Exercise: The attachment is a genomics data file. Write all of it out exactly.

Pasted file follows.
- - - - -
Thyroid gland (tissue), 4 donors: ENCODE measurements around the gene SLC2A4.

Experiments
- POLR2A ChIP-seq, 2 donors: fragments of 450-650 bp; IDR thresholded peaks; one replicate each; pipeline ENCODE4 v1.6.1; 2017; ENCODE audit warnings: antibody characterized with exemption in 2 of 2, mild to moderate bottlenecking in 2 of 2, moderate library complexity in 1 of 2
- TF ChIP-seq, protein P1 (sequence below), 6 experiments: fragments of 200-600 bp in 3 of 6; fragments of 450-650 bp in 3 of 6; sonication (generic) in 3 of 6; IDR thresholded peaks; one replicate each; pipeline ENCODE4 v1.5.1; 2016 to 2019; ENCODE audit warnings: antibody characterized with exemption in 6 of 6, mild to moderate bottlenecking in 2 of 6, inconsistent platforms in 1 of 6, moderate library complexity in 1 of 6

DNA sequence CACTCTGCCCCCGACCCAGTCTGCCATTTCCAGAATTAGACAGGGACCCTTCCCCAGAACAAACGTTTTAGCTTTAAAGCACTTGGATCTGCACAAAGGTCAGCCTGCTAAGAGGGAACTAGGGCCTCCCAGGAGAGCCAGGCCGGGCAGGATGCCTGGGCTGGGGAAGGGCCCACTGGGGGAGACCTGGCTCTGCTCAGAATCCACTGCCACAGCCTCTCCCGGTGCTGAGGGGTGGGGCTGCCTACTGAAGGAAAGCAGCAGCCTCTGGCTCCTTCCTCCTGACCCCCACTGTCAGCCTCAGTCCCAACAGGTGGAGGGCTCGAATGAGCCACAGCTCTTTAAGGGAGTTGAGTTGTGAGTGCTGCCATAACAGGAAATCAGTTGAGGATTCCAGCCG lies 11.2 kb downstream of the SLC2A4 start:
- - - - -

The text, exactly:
Thyroid gland (tissue), 4 donors: ENCODE measurements around the gene SLC2A4.

Experiments
- POLR2A ChIP-seq, 2 donors: fragments of 450-650 bp; IDR thresholded peaks; one replicate each; pipeline ENCODE4 v1.6.1; 2017; ENCODE audit warnings: antibody characterized with exemption in 2 of 2, mild to moderate bottlenecking in 2 of 2, moderate library complexity in 1 of 2
- TF ChIP-seq, protein P1 (sequence below), 6 experiments: fragments of 200-600 bp in 3 of 6; fragments of 450-650 bp in 3 of 6; sonication (generic) in 3 of 6; IDR thresholded peaks; one replicate each; pipeline ENCODE4 v1.5.1; 2016 to 2019; ENCODE audit warnings: antibody characterized with exemption in 6 of 6, mild to moderate bottlenecking in 2 of 6, inconsistent platforms in 1 of 6, moderate library complexity in 1 of 6

DNA sequence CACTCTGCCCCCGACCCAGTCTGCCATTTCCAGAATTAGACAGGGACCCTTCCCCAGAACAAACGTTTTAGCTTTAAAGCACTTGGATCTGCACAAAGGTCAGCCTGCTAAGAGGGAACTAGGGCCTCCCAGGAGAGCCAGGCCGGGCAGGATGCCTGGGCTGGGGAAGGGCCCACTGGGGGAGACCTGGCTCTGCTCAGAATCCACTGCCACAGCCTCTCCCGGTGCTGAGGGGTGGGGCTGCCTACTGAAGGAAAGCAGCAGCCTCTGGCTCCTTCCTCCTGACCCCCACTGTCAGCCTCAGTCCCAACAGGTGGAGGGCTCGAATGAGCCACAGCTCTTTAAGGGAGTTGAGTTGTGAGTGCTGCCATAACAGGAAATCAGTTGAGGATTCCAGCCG lies 11.2 kb downstream of the SLC2A4 start: